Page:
The Torah tells us that when Moses went into the Tent of Meeting to speak with G‑d, he would hear a voice addressing him from above the cover that was on top of the Ark.

G‑d’s voice could not be heard outside the Tent. The same tremendous voice that spoke at Sinai stopped short at the door of the Tent, and did not travel further. At Sinai and in the Tent, G‑d’s voice was stopped. At Sinai, after the revelation, a shofar (horn) was sounded, signaling the departure of G‑d’s presence and voice—a time-based limitation. In the Tent this cessation was space-related, the voice reaching a certain point and not going any further.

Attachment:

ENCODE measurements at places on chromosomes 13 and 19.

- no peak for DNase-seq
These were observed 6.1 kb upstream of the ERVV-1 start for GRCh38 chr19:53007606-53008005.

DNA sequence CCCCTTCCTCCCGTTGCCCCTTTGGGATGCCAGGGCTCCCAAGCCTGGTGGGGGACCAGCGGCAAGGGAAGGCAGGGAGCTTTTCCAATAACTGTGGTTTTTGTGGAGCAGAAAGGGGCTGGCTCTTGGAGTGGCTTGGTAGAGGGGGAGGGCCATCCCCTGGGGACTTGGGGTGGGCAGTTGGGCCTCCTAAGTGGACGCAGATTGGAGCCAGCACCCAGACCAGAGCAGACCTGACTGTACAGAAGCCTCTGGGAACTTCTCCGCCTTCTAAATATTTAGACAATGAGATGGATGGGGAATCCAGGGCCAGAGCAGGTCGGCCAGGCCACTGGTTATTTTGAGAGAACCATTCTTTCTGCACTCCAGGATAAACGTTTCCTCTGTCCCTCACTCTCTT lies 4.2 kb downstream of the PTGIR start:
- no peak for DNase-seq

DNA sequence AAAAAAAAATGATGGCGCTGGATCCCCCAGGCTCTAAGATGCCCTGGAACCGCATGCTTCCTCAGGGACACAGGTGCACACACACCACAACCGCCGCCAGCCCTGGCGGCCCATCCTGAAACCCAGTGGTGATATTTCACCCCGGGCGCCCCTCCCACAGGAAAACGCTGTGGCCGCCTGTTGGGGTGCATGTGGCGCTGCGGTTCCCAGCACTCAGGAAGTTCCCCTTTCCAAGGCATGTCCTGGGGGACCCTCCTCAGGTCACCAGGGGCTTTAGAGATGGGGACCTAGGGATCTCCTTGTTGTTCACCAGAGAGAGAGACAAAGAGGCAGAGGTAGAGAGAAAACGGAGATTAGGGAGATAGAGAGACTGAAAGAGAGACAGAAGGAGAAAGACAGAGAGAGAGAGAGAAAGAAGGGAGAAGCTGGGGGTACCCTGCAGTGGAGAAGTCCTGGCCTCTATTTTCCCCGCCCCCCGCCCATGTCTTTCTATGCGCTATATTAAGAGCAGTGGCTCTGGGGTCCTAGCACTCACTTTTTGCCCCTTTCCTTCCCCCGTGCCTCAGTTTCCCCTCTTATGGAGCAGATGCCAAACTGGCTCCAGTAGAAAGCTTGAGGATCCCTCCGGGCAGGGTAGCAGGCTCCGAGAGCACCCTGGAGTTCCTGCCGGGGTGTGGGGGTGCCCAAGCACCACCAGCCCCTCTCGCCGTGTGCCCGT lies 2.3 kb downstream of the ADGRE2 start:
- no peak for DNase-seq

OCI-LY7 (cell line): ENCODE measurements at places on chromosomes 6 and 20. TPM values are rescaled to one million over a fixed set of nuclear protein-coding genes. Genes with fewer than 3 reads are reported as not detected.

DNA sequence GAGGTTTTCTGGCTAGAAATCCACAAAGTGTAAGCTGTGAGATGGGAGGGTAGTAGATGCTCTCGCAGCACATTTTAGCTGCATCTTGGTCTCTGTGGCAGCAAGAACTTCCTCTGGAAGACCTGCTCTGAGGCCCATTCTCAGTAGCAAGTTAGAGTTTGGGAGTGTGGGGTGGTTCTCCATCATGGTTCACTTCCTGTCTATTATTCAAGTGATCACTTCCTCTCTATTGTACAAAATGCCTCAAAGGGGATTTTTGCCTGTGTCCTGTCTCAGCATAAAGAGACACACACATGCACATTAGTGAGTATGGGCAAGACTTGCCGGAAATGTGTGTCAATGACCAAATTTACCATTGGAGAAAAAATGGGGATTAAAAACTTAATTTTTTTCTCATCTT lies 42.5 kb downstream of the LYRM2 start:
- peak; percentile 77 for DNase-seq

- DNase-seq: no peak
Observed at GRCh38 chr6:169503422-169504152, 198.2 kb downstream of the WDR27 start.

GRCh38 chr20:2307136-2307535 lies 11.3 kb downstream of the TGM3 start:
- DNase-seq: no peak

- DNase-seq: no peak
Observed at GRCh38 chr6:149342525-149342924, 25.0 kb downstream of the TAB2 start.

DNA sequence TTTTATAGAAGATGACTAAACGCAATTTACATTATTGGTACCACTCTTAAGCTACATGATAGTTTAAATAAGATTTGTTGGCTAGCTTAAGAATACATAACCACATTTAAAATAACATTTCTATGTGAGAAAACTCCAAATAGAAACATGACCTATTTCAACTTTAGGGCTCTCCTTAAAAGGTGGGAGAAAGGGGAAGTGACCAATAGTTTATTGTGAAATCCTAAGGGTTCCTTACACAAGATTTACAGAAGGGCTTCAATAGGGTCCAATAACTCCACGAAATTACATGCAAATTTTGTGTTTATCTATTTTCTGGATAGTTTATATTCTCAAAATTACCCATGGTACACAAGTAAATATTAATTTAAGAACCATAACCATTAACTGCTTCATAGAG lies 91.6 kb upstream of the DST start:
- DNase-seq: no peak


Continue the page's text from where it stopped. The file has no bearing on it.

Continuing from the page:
Much as we might want it to be otherwise, G‑d’s voice cannot resound everywhere and at all times. If it did, we would not have freedom of choice. A world where G‑d’s voice is constantly heard does not challenge us. It was G‑d’s desire to create a world where we uncover G‑d’s concealed voice through our own efforts. Our task is to take what we heard during at Sinai and in the Tent—each of us has heard G‑d’s voice in some place and at some moment, however fleeting—and carry it over to all times and all places, wherever we may be.